Doctor says billing irregularities at Medina hospital
To the patrons of Orleans Community Health, formerly Medina Medina Hospital, I am writing to make you aware of billing irregularities going on at the Medina hospital.
I recently had a colonoscopy at the facility. Seven weeks later I received a bill for $4,700 – the full hospital charge. I have Community Blue insurance and my full deductible had been met. Yet, I received the bill. It was billed wrong to the insurance and instead of rebilling, they sent the bill to me, the patient. Since they have a contract with the insurance this was illegal.
You see, Ms. Horvath out-sourced the billing to a company in Texas. She “had worked with before and they were excellent” was what she told the staff. I have never had so many complaints from patients of mine regarding billing errors.
Most people are not insurance savvy and merely paid the bill, when actually if billed properly would have been paid in full by the insurance. My daughter had a co-pay for emergency room care which she paid, then was turned over to collections because of incompetence. Do you get the picture? So, buyer beware, and if you have any questions regarding your hospital bill please call the hospital to clarify before you pay anything.
I would also like to take this opportunity to respond to a letter by Dawn Meland praising Ms. Horvath. I have been at the hospital for 33 years. I have supported the hospital and defended the hospital to patients that have complaints about the hospital – our hospital.
Ms.Horvath has set our hospital back by outsourcing our billing to an inept company. I brought this to her attention six months ago. My complaints were ignored. She never took them to the person in charge of billing.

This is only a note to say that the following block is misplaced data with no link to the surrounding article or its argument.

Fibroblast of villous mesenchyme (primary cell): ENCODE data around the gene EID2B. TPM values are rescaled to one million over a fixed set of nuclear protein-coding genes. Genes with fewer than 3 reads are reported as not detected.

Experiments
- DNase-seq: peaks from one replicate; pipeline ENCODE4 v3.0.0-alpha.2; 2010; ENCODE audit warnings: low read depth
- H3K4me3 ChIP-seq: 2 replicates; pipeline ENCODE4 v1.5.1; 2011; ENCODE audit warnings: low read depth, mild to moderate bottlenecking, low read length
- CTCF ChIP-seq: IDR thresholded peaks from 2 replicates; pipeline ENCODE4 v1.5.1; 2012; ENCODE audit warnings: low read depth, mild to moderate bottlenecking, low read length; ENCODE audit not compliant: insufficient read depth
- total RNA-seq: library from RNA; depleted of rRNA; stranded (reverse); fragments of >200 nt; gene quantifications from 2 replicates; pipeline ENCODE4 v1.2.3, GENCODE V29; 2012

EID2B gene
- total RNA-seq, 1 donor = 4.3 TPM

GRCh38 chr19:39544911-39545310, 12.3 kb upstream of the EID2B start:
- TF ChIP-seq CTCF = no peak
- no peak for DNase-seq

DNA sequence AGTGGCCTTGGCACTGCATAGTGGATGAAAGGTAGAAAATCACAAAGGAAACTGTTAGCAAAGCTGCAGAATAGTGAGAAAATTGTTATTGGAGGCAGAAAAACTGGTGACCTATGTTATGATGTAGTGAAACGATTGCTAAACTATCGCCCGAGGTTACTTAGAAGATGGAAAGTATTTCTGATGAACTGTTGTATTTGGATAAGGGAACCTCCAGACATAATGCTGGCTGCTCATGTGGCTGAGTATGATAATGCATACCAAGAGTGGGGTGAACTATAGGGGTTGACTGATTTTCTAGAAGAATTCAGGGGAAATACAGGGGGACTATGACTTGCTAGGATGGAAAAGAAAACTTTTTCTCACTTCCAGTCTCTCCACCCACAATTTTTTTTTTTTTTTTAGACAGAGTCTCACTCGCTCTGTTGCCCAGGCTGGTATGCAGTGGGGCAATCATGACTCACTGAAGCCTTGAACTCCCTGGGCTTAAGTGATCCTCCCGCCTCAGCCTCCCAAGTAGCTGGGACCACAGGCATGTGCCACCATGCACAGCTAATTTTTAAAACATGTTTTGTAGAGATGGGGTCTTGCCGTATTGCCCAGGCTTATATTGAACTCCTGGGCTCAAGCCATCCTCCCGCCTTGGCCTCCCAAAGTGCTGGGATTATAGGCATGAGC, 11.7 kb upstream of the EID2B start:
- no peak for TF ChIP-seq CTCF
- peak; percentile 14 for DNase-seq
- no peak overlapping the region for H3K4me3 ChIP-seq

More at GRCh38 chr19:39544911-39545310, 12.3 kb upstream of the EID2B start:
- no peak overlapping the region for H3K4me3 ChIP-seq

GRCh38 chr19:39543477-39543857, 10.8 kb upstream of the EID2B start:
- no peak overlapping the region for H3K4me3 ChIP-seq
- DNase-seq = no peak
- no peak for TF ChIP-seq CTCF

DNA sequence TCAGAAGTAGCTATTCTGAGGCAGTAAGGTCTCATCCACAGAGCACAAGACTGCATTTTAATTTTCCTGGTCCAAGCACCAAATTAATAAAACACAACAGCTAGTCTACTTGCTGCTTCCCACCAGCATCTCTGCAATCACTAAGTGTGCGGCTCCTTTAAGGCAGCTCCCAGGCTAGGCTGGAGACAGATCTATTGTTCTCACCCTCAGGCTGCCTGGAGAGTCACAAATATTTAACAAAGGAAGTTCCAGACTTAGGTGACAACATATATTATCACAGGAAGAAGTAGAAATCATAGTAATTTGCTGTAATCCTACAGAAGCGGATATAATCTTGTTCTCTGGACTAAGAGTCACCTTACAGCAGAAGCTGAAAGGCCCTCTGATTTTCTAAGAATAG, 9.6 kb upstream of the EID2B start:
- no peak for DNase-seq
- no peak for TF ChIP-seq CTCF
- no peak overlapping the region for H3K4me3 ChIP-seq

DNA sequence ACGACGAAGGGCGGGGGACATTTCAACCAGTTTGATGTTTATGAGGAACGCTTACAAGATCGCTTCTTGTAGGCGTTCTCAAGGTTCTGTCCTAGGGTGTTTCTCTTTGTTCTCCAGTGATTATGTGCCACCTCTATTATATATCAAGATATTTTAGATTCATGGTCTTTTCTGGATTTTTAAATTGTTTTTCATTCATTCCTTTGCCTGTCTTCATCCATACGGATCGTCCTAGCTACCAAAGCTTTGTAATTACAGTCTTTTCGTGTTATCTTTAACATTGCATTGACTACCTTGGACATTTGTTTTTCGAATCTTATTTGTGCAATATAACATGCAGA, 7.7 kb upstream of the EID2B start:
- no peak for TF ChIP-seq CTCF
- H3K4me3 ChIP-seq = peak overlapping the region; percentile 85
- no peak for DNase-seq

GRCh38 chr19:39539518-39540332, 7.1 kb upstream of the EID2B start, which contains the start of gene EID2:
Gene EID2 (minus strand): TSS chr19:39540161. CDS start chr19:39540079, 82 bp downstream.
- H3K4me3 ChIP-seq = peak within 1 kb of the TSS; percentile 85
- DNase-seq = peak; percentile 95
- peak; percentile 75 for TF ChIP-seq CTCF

Patients came to me in the office asking for an explanation of their bills. $300 for a doctor fee in the emergency room for a sore throat and $936.00 for an emergency doctor charge for COPD-Pneumonia. It was hard to give an answer to those bills.
Ms. Horvath also replaced our long-standing group of emergency physicians with a different group that she had previously worked with and were “excellent.” This was without any input by the medical staff. The hospital was paying her consulting company $20,000 per month for this kind of poor advice.
The hospital board needs to look at itself for allowing these travesties to occur. After two months, at a medical staff meeting, I brought to her attention the shortcomings of the emergency room situation. I was told to shut up and mind my own business by Ms. Horvath.
Now, one year later, she is gone and the emergency room fiasco is admitted and a new group will replace them by the end of March. My wife tells me that I have to keep this under 500 words so I will leave it at these two examples of poor decision-making by Ms. Horvath and ultimately the board of directors.
Dr. David Stahl